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4 Tips for Supporting Trans­porta­tion Innovation in the Public Sector  

Justine Sydello TRANSPORTATION POLICY LEADER
Trans­porta­tion agencies can find it difficult to know where to start with innovation imple­men­ta­tion. Here's how I recommend when partnering with the private sector.  

As renowned Stanford lecturer Tony Seba says, “We are on the cusp of one of the fastest, deepest, most conse­quen­tial disruptions of trans­porta­tion in history.” Trans­porta­tion agencies are finding ways to execute projects faster, smarter and better than ever before. And while advance­ments like connected and autonomous vehicles (CAVs) and truck platooning will forever change the way we move people and goods, they’re often exclusively credited as private sector break­throughs. Public sector agencies, often known for a much slower pace of change and technology development, can find it challenging to know where to start with innovative imple­men­ta­tion and how to partner with the private sector.  

Both the public and private sectors have diverse roles to play in shaping trans­porta­tion policy and operations. Not every public agency has the resources, expertise or funds to realize its mobility goals on its own; that’s where the private sector can help. The challenge is to build a partnership that will support—and not stifle–innovation for a better future.

Here’s how I recommend that public agencies begin: 

approach


Start small 

  • Trans­porta­tion agencies frequently feel overwhelmed because they feel pressure to make wide-scale investments across their entire system. There’s a sentiment I hear far too often with public sector clients: “By the time we clear all the necessary red tape and finally reach the point of imple­men­ta­tion, this new technology will be out of date anyway. So why should we even bother?” But the reality is that change doesn’t have to come overnight. 

  • I suggest you start by famil­iar­iz­ing yourself with procurement procedures so when the time comes to implement, you’ll be ready. Some agencies have more restric­tions than others when it comes to how they can informally exchange ideas, and even partner, with private sector partners leading technology change. 

  • Many agencies have found success in issuing Requests for Information (RFIs) on topics they are interested in learning more about, which can then inform future exploration by the agency and/or procure­ments.  

Data Analytics
Explore pilots, memoranda of under­stand­ing and data exchanges

  • Piloting is a great way to ‘truth-check’ your latest innovation strategy, because it gives you the ability to test something out and see if it makes sense to expand. There are many federal grant programs and oppor­tu­ni­ties out there today that can help state DOTs and local agencies explore piloting. 

  • Ohio DOT, for example, has been exploring truck platooning with support from federal funding. To incentivize innovation at the local level, the federal government has several discre­tionary grant programs to fund pilots. Ohio DOT has received two discre­tionary grants to partner with both the private sector and other public agencies to learn more about truck platooning and explore the impacts this technology can have on moving freight through the Midwest.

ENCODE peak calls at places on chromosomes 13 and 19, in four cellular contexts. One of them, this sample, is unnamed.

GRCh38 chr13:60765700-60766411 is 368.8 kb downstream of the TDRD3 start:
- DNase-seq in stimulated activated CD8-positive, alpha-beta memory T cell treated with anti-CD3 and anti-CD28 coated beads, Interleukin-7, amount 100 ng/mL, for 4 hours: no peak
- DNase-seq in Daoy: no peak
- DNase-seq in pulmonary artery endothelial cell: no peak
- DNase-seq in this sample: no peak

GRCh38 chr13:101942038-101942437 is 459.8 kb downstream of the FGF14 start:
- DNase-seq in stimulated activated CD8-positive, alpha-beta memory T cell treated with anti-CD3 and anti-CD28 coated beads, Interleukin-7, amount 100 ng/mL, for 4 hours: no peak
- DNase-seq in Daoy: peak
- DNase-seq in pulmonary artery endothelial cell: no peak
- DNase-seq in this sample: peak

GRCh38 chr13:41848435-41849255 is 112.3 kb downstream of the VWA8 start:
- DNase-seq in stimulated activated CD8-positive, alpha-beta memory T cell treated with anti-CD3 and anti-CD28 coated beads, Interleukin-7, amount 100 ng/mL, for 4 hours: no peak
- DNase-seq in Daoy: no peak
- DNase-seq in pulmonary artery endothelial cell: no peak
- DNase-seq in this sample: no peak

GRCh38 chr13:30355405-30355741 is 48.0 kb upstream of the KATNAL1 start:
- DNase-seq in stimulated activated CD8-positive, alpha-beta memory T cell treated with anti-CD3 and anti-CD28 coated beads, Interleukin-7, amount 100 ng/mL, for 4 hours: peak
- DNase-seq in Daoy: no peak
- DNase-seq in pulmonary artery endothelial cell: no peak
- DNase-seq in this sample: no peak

listening


 Build new rela­tion­ships

  • Creating and sustaining a culture of innovation happens among all levels of an orga­ni­za­tion. You can help foster this within your agency by encouraging more open lines of commu­ni­ca­tion, not just with other public sector agencies, but with the private sector, too. This will help build better awareness and part­ner­ships throughout the industry so that when an opportunity comes, you’ll be in the know. 

  • Advisory councils for emerging tech­nolo­gies, such as CAVs, are a great place to begin. At both state and local levels, there are many more agencies that will have a role to play as CAVs become more and more common on public roads. These include agencies related to licensing, insurance, economic development, and police, to name a few. Regular coor­di­na­tion with these agencies provides a forum to connect and plan for emerging tech­nolo­gies, and also makes it easier to connect more broadly with private and civic partners.  


 Resist the urge to over­reg­u­late 

  • Often, when it comes to emerging technology, public sector agencies and elected officials attempt to contain the situation with regulatory frameworks, i.e. passing a law to regulate technology that’s not even commer­cially available yet. This can stifle innovation and work against a larger goal of leveraging that private sector innovation to make our trans­porta­tion systems safer and more efficient for all users. 

  • To combat this over­reg­u­la­tion, try hosting education sessions with elected officials and private sector partners to learn more about emerging tech­nolo­gies. Rather than fearing the unknown, elected officials can be aware of upcoming technology trends, and ways it can benefit mobility. This can lessen the urge to pass laws to protect against what may or may not even happen in the future.  

Let's Get Started Together

Innovation is about experimentation, and the reality is that experiments sometimes fail. But we can’t let this fear of failure stand in the way of public sector innovation. CDM Smith’s Transportation Advisory Services team is here to help you assess and implement the key strategies that will lead your agency into a more resilient and connected future. 

Justine Sydello Justine Sydello
Both the public and private sectors have diverse roles to play in shaping transportation policy and operations.

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